Duncan Lewis

Could sale proceeds of national treasure be subject to tax?

Date: (11 December 2012)    |    

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A Joshua Reynolds masterpiece which has been sold by Simon Howard the owner of Castle Howard is in a battle to avoid tax on the sale.
Omai, a romantic portrait of one of the first Pacific Islanders to visit Europe, has been viewed as Sir Joshua’s finest work and is even recognised as a national treasure.
For centuries, the painting graced the walls of the stately home until it was sold by Simon Howard, whose family has lived at the house since it was built in the 18th Century.
The sale at Sotheby’s in 2001 made it the second-most expensive British picture ever sold at auction at the time, going for six and a half times the previous £1.6m record for a work by the artist.
Omai was part of the estate of soldier and former chairman of the BBC’s board of governors, George Howard, who became Lord Howard of Henderskelfe a year before his death in 1984.
The executors have been on a row with the tax authorities over whether the hammer price of £9.4m should be subject to capital gains tax.
The executors, including Simon Howard, have been arguing that the painting was an essential draw for visitors to Castle Howard and so should be viewed as “plant” used in running the house as a business and thus exempted from the tax levy.
Probate lawyers looking after the affairs of taxation of the castle Howard submit that the painting was a “wasting asset” and a piece of “apparatus” that should, at least in tax terms, have been seen as valueless 50 years after it was placed on public display in the 1950s.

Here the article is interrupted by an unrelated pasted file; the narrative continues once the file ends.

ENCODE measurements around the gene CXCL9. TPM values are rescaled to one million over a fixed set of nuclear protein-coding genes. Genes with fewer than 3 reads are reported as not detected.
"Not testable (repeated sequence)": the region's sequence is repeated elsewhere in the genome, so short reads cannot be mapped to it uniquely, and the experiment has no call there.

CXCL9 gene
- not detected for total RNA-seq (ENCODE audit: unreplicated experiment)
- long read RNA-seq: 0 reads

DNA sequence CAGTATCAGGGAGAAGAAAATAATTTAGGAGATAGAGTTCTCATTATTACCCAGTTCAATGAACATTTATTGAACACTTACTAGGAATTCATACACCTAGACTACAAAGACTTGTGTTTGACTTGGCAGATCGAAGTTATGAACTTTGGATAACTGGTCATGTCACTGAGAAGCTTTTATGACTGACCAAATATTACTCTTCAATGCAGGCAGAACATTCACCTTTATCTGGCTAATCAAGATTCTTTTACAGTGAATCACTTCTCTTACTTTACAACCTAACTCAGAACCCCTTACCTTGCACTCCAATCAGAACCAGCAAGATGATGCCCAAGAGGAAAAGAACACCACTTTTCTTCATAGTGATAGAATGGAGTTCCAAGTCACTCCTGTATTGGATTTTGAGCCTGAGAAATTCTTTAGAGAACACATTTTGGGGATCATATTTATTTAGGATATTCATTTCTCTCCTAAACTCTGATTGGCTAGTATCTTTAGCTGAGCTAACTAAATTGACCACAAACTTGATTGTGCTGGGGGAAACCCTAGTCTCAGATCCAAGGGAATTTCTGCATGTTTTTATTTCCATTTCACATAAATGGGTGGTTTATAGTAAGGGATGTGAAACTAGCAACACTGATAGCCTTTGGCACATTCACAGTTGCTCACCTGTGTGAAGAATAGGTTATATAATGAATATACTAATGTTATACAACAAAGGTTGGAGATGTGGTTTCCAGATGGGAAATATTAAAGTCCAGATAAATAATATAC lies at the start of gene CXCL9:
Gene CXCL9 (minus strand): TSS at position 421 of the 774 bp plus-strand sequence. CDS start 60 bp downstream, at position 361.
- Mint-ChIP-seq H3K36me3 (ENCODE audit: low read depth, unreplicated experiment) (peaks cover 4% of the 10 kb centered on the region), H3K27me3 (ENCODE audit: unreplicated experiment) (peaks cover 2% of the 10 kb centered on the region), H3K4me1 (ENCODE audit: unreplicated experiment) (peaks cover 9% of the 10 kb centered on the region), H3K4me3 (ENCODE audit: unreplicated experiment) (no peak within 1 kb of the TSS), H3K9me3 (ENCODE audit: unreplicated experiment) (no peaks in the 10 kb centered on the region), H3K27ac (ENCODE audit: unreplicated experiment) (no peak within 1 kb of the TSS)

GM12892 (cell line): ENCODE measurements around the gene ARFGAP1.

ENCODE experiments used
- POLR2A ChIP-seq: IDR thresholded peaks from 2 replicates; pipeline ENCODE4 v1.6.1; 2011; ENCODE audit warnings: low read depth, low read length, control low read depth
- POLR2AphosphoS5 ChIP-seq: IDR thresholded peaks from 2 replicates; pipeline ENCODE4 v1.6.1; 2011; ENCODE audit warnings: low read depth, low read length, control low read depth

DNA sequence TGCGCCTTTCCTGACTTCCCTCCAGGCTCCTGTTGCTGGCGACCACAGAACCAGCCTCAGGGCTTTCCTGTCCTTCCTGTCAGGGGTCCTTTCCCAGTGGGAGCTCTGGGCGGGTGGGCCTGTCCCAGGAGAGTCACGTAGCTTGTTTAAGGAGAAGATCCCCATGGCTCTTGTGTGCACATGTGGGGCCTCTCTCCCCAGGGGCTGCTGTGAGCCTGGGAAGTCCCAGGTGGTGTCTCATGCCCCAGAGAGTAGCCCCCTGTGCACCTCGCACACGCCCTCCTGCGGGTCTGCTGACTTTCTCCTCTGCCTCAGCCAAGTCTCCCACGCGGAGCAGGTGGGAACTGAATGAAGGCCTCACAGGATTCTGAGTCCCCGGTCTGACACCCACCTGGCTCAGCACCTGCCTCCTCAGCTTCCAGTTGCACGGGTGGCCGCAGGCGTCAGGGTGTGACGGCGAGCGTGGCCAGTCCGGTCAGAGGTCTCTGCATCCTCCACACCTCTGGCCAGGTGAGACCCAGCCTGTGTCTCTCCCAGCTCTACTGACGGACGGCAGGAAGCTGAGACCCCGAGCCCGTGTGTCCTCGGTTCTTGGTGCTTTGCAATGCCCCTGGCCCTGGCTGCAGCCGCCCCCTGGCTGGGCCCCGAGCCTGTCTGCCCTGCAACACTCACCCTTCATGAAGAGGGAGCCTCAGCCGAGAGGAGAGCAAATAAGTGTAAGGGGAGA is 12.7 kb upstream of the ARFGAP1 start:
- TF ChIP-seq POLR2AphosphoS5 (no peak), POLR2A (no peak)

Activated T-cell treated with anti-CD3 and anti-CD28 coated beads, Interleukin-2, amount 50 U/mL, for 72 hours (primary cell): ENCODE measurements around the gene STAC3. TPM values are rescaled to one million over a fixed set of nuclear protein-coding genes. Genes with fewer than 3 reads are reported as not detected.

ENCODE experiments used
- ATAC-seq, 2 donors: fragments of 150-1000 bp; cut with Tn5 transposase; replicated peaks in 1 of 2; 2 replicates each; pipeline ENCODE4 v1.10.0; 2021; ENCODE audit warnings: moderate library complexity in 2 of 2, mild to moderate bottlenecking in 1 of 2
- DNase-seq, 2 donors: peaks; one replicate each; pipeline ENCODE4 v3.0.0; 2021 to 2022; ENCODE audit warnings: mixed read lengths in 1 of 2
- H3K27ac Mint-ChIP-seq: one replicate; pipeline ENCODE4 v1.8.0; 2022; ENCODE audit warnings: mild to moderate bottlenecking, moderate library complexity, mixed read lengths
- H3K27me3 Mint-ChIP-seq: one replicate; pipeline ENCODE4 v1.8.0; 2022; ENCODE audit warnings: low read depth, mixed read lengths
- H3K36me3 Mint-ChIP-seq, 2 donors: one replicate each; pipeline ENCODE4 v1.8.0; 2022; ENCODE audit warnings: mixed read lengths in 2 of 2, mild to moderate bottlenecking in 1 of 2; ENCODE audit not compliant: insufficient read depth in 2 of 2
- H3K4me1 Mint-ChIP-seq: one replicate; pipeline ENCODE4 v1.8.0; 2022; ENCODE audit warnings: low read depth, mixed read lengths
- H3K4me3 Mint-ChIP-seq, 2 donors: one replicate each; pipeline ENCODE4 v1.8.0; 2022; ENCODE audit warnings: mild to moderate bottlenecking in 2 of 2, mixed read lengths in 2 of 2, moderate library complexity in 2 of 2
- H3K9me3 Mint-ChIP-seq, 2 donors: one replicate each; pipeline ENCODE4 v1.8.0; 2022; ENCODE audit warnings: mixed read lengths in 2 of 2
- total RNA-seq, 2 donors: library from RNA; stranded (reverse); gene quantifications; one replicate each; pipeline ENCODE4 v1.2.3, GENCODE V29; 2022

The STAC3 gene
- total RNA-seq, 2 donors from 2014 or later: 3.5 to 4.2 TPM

The dispute over whether the £9.4m should be exempted from capital gains tax made its way to the Royal Courts of Justice in London last week where lawyers for Her Majesty’s Revenue and Customs are fighting the executors every inch of the way.
George Howard lent Omai to the estate company that has owned Castle Howard since 1952 and the executors’ QC, William Massey, said Sir Joshua’s work was a major attraction that drew in visitors. Without it, and other works of art from the baron’s collection, he argued the stately home would have been unviable.
A tax tribunal dismissed those arguments last year saying that its sale had no way diminished the numbers of visitors which had in fact increased by ten percent in later years. The tribunal also said that the painting was only loaned to the company on an informal basis and it could have been asked for any time by the baron.
Asking judge Mr Justice Morgan to overturn that decision at the Upper Tribunal, Mr Massey insisted Omai was part of the “functional apparatus” used by the company in its visitors trade and should be viewed as “plant” under section 44 of the Taxation and Chargeable Gains Act 1992.

 

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